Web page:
Cholesterol-induced atherosclerosis. Clonal characteristics of arterial lesions in the hybrid hare.
Utilizing the observation that a majority of human atherosclerotic fibrous plaques show monoclonal characteristics, we carried out this study to determine the clonal characteristics of cholesterol-induced atherosclerosis in the hybrid hare. If this is a valid model for human atherosclerosis, the lesions produced in the aorta should be monoclonal. Glucose-6-phosphate dehydrogenase (G-6-PD) was used as an X-linked cellular marker in the female hybrid hare (Lepus timidus X Lepus europaeus), which is heterozygous for electrophoretically separable isoenzymes of G-6-PD. Hares were fed cholesterol over either a 6-month or a 16-month period, and the easily dissectable lesions in the aorta and common iliac arteries were assayed for isoenzyme activity at these times. Of the 93 lesions assayed, all had polyclonal characteristics except a single monoclonal lesion found in an animal fed cholesterol over a 16-month period. Hares fed over the 16-month period showed lesions with isoenzyme patterns having a significantly higher contribution of L. timidus isoenzyme than those found in underlying media. This suggested that a selection of cells with the L. timidus X-chromosome had taken place, but the degree of this selection was not great enough to allow any of the lesions to be defined as monoclonal.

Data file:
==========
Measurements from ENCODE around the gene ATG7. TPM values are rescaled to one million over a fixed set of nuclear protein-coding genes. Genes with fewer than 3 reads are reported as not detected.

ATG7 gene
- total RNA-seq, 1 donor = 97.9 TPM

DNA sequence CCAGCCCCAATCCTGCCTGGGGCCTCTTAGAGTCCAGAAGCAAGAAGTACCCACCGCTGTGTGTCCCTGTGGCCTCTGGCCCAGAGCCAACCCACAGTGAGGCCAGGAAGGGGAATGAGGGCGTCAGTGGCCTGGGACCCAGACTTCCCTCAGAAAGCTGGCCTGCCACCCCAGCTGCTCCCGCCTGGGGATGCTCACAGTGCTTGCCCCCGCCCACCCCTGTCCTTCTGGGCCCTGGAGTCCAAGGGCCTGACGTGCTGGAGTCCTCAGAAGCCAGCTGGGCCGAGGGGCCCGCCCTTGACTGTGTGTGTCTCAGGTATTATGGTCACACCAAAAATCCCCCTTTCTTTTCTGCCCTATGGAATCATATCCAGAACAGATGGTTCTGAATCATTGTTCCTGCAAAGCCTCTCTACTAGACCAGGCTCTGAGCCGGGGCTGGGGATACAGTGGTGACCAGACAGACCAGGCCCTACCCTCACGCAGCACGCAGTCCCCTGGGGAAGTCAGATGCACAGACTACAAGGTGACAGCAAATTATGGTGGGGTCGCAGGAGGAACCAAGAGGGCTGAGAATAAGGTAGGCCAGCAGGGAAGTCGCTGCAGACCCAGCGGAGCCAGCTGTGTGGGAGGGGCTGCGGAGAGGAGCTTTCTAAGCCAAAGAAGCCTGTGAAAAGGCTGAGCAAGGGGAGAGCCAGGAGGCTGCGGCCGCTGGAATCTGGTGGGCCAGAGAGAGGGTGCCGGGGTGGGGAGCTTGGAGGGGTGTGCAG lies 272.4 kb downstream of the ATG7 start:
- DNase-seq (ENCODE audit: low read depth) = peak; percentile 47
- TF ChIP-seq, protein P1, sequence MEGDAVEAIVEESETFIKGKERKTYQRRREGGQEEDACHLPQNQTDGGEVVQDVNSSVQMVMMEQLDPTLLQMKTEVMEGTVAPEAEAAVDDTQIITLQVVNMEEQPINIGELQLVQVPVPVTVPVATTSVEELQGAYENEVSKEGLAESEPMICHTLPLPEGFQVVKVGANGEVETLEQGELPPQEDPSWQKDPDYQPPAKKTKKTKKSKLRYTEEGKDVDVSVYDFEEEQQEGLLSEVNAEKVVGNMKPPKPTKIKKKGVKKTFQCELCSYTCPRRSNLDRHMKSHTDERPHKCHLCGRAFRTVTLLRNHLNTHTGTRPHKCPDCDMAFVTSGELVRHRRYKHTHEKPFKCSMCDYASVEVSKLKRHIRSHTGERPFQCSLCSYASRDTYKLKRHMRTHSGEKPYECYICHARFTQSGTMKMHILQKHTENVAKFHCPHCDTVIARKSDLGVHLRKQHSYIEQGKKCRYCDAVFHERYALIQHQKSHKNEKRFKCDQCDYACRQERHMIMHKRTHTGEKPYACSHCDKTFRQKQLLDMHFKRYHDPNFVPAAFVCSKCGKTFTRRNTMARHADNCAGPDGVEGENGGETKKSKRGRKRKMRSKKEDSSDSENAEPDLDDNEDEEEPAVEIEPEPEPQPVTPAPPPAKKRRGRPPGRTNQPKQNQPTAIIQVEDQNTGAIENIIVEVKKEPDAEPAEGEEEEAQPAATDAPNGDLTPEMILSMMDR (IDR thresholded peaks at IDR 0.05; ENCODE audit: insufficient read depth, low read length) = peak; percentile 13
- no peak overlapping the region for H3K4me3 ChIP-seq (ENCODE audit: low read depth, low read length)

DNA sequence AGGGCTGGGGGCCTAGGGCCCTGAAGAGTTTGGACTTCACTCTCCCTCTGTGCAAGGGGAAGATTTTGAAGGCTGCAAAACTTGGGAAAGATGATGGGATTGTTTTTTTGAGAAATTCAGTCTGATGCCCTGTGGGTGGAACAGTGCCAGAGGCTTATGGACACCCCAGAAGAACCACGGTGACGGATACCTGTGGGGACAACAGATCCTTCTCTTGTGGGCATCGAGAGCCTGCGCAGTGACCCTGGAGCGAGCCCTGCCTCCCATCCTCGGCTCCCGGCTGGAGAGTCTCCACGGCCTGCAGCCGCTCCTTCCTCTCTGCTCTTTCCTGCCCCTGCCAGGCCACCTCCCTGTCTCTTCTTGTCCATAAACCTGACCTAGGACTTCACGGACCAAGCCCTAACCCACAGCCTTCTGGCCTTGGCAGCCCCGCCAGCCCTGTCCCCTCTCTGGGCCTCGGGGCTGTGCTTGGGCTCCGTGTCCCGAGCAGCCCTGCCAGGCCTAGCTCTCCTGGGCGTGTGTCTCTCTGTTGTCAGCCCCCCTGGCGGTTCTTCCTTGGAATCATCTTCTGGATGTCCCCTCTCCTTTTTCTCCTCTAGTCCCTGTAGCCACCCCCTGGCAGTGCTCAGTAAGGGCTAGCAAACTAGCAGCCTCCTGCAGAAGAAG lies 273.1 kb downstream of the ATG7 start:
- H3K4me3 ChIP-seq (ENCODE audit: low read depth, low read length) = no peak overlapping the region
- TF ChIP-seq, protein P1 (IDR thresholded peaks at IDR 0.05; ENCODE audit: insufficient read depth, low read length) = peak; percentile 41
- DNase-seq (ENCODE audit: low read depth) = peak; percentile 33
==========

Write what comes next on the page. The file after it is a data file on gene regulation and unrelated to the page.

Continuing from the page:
- Copyright © 1983 by American Heart Association